Configuring OpenCV with Visual Studio seemed painful to me and Visual Studio sucks RAM which makes your PC slow. Some people try codeblocks which is faster as it is a lightweight IDE. But trying something different is not that bad! I will share ins and outs of configuring OpenCV with Eclipse CDT bundle (C/C++ Development Tool) in Ubuntu.

Step 1: Install JDK

1.1 Download Oracle JDK and extract wherever you want to to keep. Let’s assume the path is something like “/home/user/jdk1.7.0_80” where ‘user’ is your pc user name.

1.2 Set path variable by editing bashrc file:

$ gedit .bashrc

Copy the following lines any where in the file (I usually put at the bottom) and do the changes as for your path.

export JAVA_HOME="/home/user/jdk1.7.0_80" `

export PATH=${JAVA_HOME}/bin:$PATH

This change will be effective after running the following command.

$ source .bashrc

1.3 Finally check java version whether it shows the newly added java version or not:

$ java -version 

I have JDK8 and this command shows me something like –

java version "1.8.0_77" Java(TM) SE Runtime Environment (build 1.8.0_77-b03) Java HotSpot(TM) 64-Bit Server VM (build 25.77-b03, mixed mode) 

If it shows your desired java version, then you have successfully installed jdk. Other wise check again whether you missed anything or you can try other way to install Oracle JDK. Here is some other ways to do so:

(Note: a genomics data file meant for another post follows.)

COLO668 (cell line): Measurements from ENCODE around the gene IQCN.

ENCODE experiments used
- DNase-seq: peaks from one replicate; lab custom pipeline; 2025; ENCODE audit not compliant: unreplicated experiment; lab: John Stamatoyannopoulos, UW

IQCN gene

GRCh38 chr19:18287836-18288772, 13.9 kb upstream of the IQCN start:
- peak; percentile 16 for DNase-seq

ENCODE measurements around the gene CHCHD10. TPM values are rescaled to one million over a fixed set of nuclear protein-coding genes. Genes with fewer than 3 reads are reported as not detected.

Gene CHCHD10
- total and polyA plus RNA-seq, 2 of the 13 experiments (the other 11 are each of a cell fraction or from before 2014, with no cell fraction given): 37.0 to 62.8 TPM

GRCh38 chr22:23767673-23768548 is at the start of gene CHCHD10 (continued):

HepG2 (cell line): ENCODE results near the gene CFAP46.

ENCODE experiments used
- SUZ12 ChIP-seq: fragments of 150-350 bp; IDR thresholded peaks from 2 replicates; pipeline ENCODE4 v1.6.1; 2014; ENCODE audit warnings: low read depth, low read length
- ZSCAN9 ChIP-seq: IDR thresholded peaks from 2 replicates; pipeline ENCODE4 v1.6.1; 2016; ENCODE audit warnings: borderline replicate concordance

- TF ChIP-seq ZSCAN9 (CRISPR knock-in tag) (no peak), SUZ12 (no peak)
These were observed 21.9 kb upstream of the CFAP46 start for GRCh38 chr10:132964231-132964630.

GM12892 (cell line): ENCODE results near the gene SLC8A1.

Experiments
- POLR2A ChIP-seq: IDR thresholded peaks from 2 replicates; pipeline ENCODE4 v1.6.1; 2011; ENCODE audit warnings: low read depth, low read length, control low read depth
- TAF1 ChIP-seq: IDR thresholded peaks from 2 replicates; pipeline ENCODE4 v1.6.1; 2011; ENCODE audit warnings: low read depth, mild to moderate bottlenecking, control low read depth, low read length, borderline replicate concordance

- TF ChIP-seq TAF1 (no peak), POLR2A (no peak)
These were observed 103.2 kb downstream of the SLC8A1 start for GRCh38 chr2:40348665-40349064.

Step 2: Install Eclipse CDT

There is a package called eclipse-cdt in the Ubuntu repositories, this is what we want. If you haven’t got g++ already, you need to install that as well, so all you need is:

sudo apt-get install eclipse eclipse-cdt g++

Step 3: Prerequisite to install OpenCV in Ubuntu

[Missing any of the following packages will affect running OpenCV properly , so be sure the packages are installed.]

3.1 Open up a terminal and update the apt–get package manager followed by upgrading any pre-installed packages:

$ sudo apt-get update $ sudo apt-get upgrade 

3.2 Now we need to install our developer tools:

$ sudo apt-get install build-essential cmake git pkg-config

The pkg–config is likely to be already installed, but be sure to include it just in case. [If we pull down the OpenCV from git repository then we need git, otherwise not] . The cmake package is used to configure our build.

3.3 OpenCV needs to be able to load various image file formats from disk, including JPEG, PNG, TIFF, etc. In order to load these image formats from disk, we’ll need our image I/O packages:

$ sudo apt-get install libjpeg8-dev libtiff4-dev libjasper-dev  libpng12-dev

3.4 At this point, we have the ability to load a given image off of disk. But how do we display the actual image to our screen? The answer is the GTK development library, which the highgui module of OpenCV depends on to guild Graphical User Interfaces (GUIs):

$ sudo apt-get install libgtk2.0-dev

3.4 We can load images using OpenCV, but what about processing video streams and accessing individual frames? We’ve got that covered here:

$ sudo apt-get install libavcodec-dev libavformat-dev libswscale-dev libv4l-dev